I won’t argue with Stanford or LSU fans who are disappointed they won’t see their guys one more time. The people I can’t stand are the old, privileged coaches and analysts who are criticizing these kids. These guys, many way overpaid for cushy gigs that don’t involve putting themselves in harm’s way, are bashing these kids right now. Don’t tell these kids, not just Fournette and McCaffrey but all these kids, that they’re soft or wrong for worrying about injury before one of most important stages of their lives begin.
I’m sure I don’t need to remind you the contract differences between a 1st round NFL pick and a 3rd. A bad injury in a bowl game, one causing a player to miss the Combine, could have that kind of drastic drop in draft stock. Don’t be that guy sitting on your couch eating chips and drinking beer, criticizing these kids for skipping a pointless game to ensure safety so that they can get to the games that will pay them and help them take care of their families.
I respect these guys for making a very difficult decision, a mature decision, one that isn’t just for themselves but for their families as well. The overpaid analysts and multi-million dollar coaches need to get off their high horses.
Or the NCAA needs to pay these fucking players and then we’ll avoid this whole debate.
PAC-12 Title Game
Washington vs. Colorado
#5 ranked Washington will face a tough game against the surprisingly great Colorado Buffaloes. This will not only decide the PAC-12 champion, but also have a huge impact on whether or not Washington makes the College Football Playoff.
A win for Washington would give them a 12-1 record and a title in hand, and will make it that much harder for the CFP committee to decide between them, Ohio State, Penn State, and Michigan. You’d like to think that a one-loss title winner from any Major 5 conference would automatically get in over a non-title holder or 2-loss teams, but the committee can be unpredictable. It clearly holds the Big 10 in higher regard than the Pac-12 or Big-12.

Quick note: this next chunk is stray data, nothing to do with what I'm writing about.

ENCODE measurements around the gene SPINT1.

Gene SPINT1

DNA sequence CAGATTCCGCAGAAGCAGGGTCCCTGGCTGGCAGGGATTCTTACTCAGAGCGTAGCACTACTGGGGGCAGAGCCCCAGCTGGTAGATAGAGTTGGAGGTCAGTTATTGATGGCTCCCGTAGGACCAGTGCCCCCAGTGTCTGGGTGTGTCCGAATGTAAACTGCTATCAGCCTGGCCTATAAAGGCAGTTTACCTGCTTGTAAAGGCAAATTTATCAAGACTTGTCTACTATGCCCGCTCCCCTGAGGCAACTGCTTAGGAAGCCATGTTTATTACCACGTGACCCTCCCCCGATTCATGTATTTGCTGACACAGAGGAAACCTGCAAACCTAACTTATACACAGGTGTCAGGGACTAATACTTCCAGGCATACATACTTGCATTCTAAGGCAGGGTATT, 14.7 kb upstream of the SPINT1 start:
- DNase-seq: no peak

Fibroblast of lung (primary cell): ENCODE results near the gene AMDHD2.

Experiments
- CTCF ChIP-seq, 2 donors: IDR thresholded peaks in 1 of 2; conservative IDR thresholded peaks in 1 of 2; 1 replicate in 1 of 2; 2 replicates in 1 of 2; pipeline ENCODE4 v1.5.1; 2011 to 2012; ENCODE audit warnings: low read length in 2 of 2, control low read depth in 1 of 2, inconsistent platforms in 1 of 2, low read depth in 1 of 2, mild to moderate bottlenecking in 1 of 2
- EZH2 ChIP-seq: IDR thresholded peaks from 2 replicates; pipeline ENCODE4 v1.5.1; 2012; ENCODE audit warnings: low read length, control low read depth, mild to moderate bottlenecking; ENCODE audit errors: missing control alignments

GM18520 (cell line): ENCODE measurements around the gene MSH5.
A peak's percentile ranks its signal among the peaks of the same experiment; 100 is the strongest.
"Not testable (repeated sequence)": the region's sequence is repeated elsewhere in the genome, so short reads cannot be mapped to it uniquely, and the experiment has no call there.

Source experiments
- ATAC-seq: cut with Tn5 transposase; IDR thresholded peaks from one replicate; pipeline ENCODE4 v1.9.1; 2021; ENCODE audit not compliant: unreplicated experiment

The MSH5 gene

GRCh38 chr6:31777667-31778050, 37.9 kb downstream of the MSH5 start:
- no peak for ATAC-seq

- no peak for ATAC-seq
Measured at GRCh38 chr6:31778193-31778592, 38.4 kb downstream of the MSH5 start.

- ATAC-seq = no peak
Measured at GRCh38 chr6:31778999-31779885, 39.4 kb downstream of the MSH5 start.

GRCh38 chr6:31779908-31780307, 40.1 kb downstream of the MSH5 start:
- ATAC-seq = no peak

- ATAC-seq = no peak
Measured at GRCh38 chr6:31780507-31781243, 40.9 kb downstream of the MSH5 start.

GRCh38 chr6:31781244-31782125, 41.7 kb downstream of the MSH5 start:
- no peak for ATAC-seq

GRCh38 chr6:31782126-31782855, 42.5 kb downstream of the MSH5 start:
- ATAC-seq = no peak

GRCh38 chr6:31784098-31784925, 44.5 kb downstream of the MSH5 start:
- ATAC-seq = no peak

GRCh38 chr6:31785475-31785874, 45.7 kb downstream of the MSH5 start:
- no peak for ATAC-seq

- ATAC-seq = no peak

SEC Title Game
Alabama vs. Florida
Alabama had a bit of a slow start in its game against Auburn, but showed in the second half why it is far and away the team to beat going into the CFP. That defense will tear through Florida and I don’t think the Gators stand a chance. This surely won’t be the most exciting title game you’ll watch this weekend.
Alabama is in the CFP whether they win or lose, as far as I’m concerned. But they’ll win.
Big-12 Regular Season Finale
Oklahoma vs. Oklahoma State
Now, this should be a great game. Not only is it an in-state rivalry matchup, but it determines a Major 5 champion. This could turn out to be an absolute shootout, as both teams have high-powered offenses.
Look for Oklahoma’s Baker Mayfield to throw some dimes and Samaje Perine should be explosive out of the backfield. OK State’s Mason Rudolph can throw every pass in the book and has decent legs. He’ll look to the running back duo of Justice Hill and Chris Carson to make some big plans and open up the passing game for him.
Each sitting at 9-2 overall, a title would give either team a chance, albeit a somewhat slim one, at a CFP bid. I can’t imagine a two-loss Big-12 school makes it to the Playoff, but as I’ve stated already, the committee can be unpredictable.
ACC Title Game
Clemson vs. Virginia Tech
Clemson will look to solidify a CFP bid by taking care of business against Virginia Tech. It won’t be a sure thing, however, since Tech has a solid offense led by QB Jerrod Evans, and is no slacker on the defensive end either. The Hokies allowed 21 or fewer points in six of their nine wins, including an impressive 34-3 win against North Carolina and a 37-16 win over Miami.
I believe the Tigers will pull this one out because of the coaching prowess of Dabo Swinney and their explosive passing game. DeShaun Watson is a top Heisman candidate and for very good reason. He’s completed 67.5% of his passes on the season and has 34 touchdowns. Tailback Wayne Gallman will also be an important factor and will look to break 1000 yards rushing on the season to go along with his 14 TDs.
Big 10 Title Game
Wisconsin vs. Penn State
No title game will have as much of an impact on the Playoff as the Big 10’s.
Each sitting at 10-2, a title in hand would give either team a good shot at a CFP bid. However, a win for Penn State should ensure that they head to the Playoff instead of Ohio State, considering the Nitany Lions handed them their only loss and caused them to miss the title game as a result.
If Wisconsin wins, you’d have to think that they would be in the CFP over Penn State, and would probably give the Buckeyes a better shot at winning an at-large bid.
Who knows when it comes to the Big 10, though? There’s still a small change that Michigan could get an at-large bid.